President Clinton's suspiciously timed release of up to 30 million barrels of Strategic Petroleum Reserve oil is at best a stop-gap solution to a lingering problem. Despite a national addiction to foreign oil, America still doesn't have a coherent energy policy -- and this Band-Aid doesn't come close.
The administration's plan to tap the 570 million-barrel reserve, through "swaps" that would let oil companies buy government oil now and replace it later when prices fall, will have a psychological effect on the market. But whatever the effect on prices -- already dropping a bit at news of this move -- supplies will remain tight and demand high.
Neither the oil from OPEC's previously announced production hikes or the newly released petroleum reserve oil will be available until at least November. American refineries -- already working at about 97 percent capacity -- will need more weeks to get heating oil and gasoline to suppliers. At most, only 3 million to 5 million of the 30 million barrels of reserve oil can be refined into heating oil, theoretically the main target of this move. Experts think the flow of oil may be too little, too late, in all but symbolic terms.
"Americans are going to have to learn to live with the high side of the swings in energy prices," said Anthony H. Cordesman of the Center for Strategic and International Studies, a Washington-based policy research institute.
Before any homes are heated by this oil, it will have fueled Vice President Gore's current presidential campaign, especially if the real target is short-term pandering to voters outraged by prices at the gas pumps. Despite administration claims that this is about people, not politics, it's worth noting that the release came just a day after Gore called for it -- and a year, to the day, from a previous Clinton administration claim that release of any part of the reserve would border on illegality.
This year's decision skirts that problem by broadly defining "national emergency" to include a threat to the continuing economic boom. Rising oil prices did precede earlier recessions, but the American economy is now less dependent on oil-fueled industry and the current boom has been fueled by high-tech enterprise. Other nations face far more serious economic problems from the oil crunch that started when OPEC restricted supplies in an effort to bolster prices that had sagged to a 12-year low.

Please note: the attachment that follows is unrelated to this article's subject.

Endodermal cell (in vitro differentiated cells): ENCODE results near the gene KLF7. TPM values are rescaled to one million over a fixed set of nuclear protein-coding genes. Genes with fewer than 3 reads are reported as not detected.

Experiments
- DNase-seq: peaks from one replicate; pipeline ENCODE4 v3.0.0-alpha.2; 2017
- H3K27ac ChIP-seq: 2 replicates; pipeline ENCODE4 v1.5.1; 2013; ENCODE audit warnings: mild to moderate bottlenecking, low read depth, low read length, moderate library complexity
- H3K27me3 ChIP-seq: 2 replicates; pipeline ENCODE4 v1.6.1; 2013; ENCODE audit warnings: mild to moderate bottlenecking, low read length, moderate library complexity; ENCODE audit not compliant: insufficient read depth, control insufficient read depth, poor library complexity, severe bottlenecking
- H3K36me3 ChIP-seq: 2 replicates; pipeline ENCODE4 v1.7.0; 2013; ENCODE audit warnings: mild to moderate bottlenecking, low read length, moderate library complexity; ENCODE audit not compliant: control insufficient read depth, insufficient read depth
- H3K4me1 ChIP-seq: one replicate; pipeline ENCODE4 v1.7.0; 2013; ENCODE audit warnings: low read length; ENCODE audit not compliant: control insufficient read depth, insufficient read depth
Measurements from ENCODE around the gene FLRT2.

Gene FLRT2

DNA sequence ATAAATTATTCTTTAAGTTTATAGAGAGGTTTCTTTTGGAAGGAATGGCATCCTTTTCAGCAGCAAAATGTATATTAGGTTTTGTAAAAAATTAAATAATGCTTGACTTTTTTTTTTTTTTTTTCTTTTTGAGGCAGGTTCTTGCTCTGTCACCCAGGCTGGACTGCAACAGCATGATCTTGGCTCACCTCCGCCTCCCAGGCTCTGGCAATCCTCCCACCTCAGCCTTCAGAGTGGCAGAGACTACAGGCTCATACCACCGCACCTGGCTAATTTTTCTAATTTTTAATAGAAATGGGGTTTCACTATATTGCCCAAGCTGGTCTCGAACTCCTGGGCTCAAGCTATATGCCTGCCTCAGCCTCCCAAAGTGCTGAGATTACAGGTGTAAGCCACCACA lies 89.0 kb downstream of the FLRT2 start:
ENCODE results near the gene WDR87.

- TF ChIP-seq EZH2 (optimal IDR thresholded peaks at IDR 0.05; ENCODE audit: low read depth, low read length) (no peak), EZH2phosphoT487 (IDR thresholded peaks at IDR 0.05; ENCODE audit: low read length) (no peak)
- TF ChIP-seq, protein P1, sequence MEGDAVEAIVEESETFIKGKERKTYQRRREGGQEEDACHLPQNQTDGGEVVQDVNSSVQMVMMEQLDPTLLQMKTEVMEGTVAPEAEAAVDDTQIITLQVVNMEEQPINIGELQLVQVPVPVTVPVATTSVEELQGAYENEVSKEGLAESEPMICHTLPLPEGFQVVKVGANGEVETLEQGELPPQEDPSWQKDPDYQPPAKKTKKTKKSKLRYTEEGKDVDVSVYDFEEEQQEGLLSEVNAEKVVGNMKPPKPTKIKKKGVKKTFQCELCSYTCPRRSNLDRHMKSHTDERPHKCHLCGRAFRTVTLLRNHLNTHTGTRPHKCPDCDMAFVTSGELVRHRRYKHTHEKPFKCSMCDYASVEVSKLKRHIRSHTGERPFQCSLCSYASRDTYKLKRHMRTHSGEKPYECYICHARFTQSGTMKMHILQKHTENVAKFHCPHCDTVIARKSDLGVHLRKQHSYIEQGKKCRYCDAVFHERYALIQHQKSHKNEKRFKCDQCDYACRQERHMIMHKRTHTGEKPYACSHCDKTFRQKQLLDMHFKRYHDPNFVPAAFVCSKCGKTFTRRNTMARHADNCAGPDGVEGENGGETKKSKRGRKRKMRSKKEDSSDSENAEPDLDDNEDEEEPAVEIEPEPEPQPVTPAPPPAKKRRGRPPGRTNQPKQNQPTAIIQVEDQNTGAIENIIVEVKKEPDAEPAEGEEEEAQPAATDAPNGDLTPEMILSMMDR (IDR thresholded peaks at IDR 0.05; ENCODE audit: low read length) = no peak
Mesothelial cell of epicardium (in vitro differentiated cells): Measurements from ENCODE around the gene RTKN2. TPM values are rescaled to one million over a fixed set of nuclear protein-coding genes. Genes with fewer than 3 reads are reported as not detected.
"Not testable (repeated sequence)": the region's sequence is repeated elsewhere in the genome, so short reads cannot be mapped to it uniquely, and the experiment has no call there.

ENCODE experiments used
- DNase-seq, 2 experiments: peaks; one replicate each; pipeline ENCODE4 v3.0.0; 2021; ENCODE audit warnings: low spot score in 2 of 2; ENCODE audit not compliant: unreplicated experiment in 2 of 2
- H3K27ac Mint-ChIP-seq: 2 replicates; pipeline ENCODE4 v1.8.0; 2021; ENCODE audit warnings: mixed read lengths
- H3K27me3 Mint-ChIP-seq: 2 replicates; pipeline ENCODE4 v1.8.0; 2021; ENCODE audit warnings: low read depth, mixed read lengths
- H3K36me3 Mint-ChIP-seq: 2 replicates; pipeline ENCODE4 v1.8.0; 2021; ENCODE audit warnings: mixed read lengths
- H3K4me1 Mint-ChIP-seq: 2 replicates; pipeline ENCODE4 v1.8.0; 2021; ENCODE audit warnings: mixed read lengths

Oil prices have remained high despite successful efforts to prod OPEC into increased production. "Global development means long periods in which supply barely keeps up with demand and prices of $30 a barrel or more are common," Cordesman notes. "There will be periods of low prices as well, but no one in the United States or our global economy can plan to live with low or moderate prices as the constant state of affairs."
Given the volatility of oil prices and America's higher-than-ever dependence on foreign oil, the solution likely lies more in reducing demand than in increasing supplies. Even 30 billion extra barrels won't last long in a nation that burns 17 billion to 19 billion a day. That's not worth giving oil-exporting nations more leverage or mortgaging national security, any more than George W. Bush's call for opening the Arctic National Wildlife Refuge to oil drilling -- which the U.S. Geological Survey estimates would yield only a six-month supply at profitable extraction levels -- is worth the risk to a still-pristine environment.
What's needed is a national energy policy that does more to promote conservation and energy efficiency, weaning America off its dependence on foreign oil. That should include ending an efficiency-standard loophole for gas-guzzling sport utility vehicles and increasing overall vehicle fuel-economy standards for the first time since 1995, increased federal support of alternate energy programs, a boost for winterization assistance subsidies and other measures that won't play nearly so well short-term at the polls.